The Emden Deep is an area that is part of the Philippine Trench, one of the deepest and oldest areas of the sea in the world. A recent expedition decided to explore this rarely examined place where no human had been before. But to the surprise of scientists, more than 10,000 meters deep they found neither strange creatures nor sea monsters, but plastic, clothes and even teddy bears.
When the doctor Deo Florence Onda, an oceanographer from the Institute of Marine Sciences of the University of the Philippines, embarked on the expedition, hoping to find some hidden mysteries in the depths of the sea; but instead encountered the footprint of human contamination that has reached even the most remote marine areas.
“When we were about to reach the bottom, I expected to see scary things crawling through the windows,” the scientist told Channel News Asia, but was surprised. “The only unusual thing was the garbage. There was a lot of garbage in the trench. There were a lot of plastics, a pair of pants, a shirt, a teddy bear, packaging and a lot of plastic bags. Even I did not expect that, and I do research on plastics, “he said.
In the company of the American explorer Víctor Vescovo, from Caladan Oceanic, a private organization dedicated to underwater technology, he explored the area for 12 hours last March, taking advantage of the fact that the new technology allows reaching depths unsuspected 50 years ago. Onda narrated that at one point his expedition approached a white body floating in the deep thinking it was a jellyfish, but in reality it was plastic..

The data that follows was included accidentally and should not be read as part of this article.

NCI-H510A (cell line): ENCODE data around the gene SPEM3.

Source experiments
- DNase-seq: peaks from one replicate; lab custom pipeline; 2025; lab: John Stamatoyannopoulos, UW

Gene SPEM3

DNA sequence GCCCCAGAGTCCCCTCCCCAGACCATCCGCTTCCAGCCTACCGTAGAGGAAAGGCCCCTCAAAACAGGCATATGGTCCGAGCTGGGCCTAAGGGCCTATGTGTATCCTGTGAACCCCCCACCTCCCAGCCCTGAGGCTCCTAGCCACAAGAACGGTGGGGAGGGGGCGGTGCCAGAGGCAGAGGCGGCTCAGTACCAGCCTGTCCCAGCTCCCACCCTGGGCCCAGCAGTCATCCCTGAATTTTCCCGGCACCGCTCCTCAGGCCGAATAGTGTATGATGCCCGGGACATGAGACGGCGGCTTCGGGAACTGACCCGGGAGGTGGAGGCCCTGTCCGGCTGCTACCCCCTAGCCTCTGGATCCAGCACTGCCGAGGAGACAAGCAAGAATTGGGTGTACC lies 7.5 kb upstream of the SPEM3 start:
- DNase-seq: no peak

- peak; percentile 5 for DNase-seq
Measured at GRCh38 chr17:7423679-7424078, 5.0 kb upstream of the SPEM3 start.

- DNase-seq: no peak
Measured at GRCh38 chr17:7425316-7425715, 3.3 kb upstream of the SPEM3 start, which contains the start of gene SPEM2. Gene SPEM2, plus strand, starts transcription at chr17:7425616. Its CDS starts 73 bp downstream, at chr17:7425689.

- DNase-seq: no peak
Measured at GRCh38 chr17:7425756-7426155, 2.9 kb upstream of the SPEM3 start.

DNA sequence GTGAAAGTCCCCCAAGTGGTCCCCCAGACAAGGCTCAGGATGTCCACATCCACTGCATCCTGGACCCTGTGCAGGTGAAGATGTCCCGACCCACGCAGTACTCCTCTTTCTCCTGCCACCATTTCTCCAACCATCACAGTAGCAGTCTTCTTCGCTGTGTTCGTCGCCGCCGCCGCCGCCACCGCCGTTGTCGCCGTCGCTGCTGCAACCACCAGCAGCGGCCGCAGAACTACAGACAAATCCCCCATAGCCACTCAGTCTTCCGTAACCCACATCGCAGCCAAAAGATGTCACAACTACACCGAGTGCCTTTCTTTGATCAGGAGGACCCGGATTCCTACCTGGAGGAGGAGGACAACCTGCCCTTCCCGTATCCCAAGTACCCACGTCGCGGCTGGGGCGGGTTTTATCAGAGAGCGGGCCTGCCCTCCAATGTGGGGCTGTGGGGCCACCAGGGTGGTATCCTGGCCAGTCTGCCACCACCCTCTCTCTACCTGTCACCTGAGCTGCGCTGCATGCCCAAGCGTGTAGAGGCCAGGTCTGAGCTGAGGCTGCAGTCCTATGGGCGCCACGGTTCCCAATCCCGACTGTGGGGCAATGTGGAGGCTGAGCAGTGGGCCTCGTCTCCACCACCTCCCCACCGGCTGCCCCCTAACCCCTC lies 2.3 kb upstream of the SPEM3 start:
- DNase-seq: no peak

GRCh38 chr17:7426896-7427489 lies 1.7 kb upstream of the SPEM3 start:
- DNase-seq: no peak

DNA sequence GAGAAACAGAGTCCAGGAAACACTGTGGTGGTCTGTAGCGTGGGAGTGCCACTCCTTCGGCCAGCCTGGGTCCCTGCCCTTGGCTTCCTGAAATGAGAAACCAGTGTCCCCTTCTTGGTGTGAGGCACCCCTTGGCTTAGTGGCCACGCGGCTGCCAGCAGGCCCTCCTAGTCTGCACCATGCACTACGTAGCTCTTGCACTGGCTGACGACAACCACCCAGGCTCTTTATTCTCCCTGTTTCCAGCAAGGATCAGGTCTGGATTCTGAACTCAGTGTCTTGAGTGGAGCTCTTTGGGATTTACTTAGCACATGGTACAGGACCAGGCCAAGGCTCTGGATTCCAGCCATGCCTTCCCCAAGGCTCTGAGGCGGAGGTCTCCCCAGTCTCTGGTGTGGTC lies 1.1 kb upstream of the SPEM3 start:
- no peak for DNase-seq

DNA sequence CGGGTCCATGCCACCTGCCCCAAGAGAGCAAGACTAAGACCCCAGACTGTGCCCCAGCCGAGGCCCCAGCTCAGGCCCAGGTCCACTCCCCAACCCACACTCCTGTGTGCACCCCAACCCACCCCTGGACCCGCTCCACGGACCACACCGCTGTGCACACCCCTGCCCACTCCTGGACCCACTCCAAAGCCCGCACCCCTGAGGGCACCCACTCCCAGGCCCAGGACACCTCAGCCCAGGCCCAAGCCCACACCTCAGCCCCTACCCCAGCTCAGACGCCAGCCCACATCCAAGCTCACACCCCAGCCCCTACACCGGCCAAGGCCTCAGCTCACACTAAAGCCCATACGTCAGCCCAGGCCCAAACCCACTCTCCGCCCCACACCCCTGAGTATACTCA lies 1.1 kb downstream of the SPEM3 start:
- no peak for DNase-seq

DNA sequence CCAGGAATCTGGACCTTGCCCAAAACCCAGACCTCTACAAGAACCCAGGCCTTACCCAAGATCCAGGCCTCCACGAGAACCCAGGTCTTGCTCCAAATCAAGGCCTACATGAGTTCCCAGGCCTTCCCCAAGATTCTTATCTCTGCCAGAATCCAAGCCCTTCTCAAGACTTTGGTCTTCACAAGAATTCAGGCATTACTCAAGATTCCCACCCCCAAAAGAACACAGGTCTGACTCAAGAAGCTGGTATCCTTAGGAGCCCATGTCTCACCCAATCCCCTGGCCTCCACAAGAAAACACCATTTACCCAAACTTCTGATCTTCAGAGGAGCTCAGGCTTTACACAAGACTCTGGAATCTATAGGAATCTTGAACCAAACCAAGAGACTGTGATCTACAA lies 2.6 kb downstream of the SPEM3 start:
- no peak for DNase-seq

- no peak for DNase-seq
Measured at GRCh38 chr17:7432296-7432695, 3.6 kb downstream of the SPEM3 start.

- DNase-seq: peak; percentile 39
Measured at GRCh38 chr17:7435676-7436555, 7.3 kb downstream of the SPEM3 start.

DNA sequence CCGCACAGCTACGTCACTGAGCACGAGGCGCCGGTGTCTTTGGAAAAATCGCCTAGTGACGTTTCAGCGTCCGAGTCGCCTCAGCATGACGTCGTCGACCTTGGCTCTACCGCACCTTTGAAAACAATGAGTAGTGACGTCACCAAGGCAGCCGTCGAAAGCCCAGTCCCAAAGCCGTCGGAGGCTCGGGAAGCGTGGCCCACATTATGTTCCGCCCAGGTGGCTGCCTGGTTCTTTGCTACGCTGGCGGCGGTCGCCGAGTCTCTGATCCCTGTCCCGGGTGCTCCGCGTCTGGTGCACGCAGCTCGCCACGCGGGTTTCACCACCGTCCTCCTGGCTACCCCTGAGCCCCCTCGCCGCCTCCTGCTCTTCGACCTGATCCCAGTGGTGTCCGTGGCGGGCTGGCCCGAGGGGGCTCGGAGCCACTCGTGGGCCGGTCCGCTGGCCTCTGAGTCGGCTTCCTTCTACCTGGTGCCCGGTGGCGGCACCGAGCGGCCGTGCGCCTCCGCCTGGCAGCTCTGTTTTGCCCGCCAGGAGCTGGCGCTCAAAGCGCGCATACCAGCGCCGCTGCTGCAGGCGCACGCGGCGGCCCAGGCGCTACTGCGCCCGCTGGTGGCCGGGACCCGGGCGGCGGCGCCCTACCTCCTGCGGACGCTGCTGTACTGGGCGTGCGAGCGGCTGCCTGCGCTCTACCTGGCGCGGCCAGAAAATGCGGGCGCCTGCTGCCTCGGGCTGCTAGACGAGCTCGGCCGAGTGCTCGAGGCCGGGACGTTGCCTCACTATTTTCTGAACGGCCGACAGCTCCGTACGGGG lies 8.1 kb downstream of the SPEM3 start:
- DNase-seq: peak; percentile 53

“Witnessing the extent of pollution and witnessing the severity of the plastics problem from the surface to the bottom of the ocean is something else. It is my responsibility to tell people that their garbage does not stay where they put it. It goes somewhere else and it will sink”Expressed Onda.
The scientist warns that plastic pollution in the oceans will have profound consequences, but that we still do not know, in marine ecosystems, which are the foundations of terrestrial life. It is also a factor in global warming.
“We don’t really know the extent of biodiversity in these deep-sea environments. We do not yet know the full scope of their functions in terms of biogeochemical processes, how they regulate weather and climate. But we are already changing it. I don’t see it stopping anytime soon, ”he said.